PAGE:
Chevron starts exploration for shale gas in Romania

May 6, 2014
Romanian protesters scuffle with gendarmes after breaking the fence at Chevron's exploratory well in Pungesti, Romania on December 7, 2013

US energy major Chevron said Tuesday it has started drilling its first exploration well for shale gas in Romania despite fierce opposition from local residents.

"Chevron can confirm that drilling activities have commenced at its exploration well site" near the village of Silistea in eastern Romania, a Chevron spokesman said.

"The is expected to run until the well reaches a target depth of approximately 4000 metres" (13,000 feet), he added.

The company expects to search for shale gas for 3 to 5 years.

Chevron's attempts to establish its first exploration well in Romania were suspended twice at the end of 2013 owing to demonstrations by opponents of exploiting shale gas.

Many residents from this rural region of Romania fear the use of "fracking", a controversial extraction technique that consists of injecting water and chemicals deep into rock to release gas.

Chevron's exploration site is now a "special security zone" that is guarded by police with people passing nearby required to show identity papers.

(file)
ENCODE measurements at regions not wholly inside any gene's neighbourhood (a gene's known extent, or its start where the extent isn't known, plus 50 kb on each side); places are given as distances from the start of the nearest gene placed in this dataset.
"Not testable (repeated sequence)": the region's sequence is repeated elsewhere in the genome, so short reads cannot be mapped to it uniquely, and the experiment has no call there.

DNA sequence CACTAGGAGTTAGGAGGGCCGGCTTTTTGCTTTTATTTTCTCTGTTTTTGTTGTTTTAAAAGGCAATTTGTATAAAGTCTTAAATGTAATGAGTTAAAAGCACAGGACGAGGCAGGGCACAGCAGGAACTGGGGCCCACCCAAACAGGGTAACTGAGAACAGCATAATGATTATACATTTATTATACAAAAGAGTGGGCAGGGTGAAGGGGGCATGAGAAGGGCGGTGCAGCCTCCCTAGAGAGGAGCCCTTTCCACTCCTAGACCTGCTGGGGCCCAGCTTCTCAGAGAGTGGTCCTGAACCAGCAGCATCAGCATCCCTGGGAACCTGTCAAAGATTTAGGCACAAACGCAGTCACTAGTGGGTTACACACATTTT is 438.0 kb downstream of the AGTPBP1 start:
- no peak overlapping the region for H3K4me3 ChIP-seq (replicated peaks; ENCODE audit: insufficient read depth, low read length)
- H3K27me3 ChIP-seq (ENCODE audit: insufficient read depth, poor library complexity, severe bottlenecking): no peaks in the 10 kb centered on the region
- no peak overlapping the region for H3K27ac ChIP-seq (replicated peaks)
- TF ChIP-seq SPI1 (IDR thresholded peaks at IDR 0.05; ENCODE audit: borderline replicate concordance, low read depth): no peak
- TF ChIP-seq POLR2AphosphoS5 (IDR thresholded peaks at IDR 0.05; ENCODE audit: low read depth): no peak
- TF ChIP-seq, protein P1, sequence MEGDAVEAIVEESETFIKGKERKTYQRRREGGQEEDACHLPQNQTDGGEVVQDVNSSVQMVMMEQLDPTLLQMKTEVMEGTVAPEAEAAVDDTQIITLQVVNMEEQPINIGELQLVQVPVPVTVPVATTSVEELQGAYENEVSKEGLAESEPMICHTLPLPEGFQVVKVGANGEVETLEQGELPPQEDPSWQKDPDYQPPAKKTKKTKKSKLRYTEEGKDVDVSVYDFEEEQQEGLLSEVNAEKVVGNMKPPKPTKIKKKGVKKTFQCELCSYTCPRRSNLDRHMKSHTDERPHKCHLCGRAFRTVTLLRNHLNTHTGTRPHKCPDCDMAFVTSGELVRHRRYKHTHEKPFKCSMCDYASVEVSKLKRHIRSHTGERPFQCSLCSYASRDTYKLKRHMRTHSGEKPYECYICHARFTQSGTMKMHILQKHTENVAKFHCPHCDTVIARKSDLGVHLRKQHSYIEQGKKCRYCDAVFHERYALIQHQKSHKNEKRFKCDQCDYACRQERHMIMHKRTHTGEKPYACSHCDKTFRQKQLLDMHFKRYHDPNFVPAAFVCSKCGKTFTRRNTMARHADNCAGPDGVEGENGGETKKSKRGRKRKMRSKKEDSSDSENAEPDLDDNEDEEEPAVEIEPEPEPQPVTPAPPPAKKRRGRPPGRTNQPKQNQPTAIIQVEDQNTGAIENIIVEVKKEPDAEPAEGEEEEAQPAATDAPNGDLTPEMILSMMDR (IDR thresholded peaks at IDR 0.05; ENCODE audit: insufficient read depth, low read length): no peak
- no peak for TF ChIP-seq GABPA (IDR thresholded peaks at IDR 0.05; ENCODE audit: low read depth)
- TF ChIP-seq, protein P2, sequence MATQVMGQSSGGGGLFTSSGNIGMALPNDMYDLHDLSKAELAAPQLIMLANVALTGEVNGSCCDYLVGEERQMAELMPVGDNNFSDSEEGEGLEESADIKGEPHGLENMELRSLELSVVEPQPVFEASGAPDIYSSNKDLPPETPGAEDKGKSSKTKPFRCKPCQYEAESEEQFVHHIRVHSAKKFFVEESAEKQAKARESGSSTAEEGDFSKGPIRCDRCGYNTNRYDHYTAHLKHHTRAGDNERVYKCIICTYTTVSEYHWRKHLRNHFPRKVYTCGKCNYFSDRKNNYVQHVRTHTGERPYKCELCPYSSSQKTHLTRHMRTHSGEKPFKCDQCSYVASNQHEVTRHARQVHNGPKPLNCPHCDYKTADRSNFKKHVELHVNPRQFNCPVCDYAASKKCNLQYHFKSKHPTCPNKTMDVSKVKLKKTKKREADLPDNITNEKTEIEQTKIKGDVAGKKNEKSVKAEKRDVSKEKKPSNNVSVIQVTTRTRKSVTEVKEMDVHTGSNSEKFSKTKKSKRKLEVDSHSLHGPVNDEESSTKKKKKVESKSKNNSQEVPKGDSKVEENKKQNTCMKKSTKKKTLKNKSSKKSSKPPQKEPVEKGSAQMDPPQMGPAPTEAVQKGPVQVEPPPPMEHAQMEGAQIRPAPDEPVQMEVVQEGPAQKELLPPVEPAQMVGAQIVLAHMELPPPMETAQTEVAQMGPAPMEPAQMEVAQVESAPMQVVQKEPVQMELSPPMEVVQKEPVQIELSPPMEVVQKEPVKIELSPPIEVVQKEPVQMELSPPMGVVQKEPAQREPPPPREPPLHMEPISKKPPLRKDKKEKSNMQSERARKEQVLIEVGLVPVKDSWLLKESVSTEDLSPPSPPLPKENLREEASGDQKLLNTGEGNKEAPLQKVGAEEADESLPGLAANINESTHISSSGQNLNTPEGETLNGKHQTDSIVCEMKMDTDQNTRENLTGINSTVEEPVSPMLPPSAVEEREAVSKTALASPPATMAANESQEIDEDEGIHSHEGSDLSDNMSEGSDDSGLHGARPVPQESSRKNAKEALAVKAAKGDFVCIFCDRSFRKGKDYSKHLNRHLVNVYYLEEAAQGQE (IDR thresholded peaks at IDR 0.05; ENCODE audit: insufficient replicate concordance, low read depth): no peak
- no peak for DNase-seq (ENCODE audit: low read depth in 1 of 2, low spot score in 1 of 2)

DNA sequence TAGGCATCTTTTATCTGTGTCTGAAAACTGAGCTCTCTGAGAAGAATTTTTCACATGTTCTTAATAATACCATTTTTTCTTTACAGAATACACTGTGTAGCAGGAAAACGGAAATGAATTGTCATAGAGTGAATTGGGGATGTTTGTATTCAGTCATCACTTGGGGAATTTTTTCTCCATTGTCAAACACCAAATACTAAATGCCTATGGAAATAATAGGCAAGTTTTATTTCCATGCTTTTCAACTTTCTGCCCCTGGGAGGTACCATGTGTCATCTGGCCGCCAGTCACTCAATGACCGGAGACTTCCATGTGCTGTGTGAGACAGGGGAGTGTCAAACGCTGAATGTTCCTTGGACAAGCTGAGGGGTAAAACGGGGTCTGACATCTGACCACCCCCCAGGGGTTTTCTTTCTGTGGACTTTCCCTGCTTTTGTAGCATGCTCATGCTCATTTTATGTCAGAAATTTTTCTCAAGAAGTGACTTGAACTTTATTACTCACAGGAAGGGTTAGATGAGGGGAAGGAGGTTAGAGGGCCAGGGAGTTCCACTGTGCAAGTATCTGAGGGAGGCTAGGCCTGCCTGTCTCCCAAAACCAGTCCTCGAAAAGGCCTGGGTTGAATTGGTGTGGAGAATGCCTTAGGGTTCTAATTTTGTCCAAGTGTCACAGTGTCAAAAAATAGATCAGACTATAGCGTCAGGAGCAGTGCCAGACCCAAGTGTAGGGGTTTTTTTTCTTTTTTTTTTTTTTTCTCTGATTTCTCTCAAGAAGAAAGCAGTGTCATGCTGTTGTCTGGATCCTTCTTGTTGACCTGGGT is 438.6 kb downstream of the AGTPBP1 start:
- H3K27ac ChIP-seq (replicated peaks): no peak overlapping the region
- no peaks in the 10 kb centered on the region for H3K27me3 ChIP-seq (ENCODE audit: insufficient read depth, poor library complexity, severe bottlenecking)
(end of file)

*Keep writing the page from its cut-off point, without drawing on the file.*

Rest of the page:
Chevron says could prove crucial for Europe's energy security, especially as the crisis deepens in Ukraine, a key transit country for Russian natural gas supplies.

But environmental rights groups warn against the damaging impact on the environment.

Protesters demonstrate on April 8, 2014 outside Chevron's exploration well in the village of Pungesti, Romania

Romania, unlike many countries in eastern and western Europe, is not heavily dependent on Russian supplies since it produces gas itself. Last year Romania imported from Russia only about 10 percent of its supplies, according to financial newspaper Ziarul Financiar.

Explore further: Romanians protest against Chevron fracking plans

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1 / 5 (1) May 06, 2014
In 2012, oil companies in the US spent (in round figures) 42 billion (government subsidized) and profited only 32 billion. With poor profits and public protests, big oil is already scaling back operations.
not rated yet May 07, 2014
Even as the latest climate report shows that climate disruption is occurring right now due to hydrocarbon fuels.

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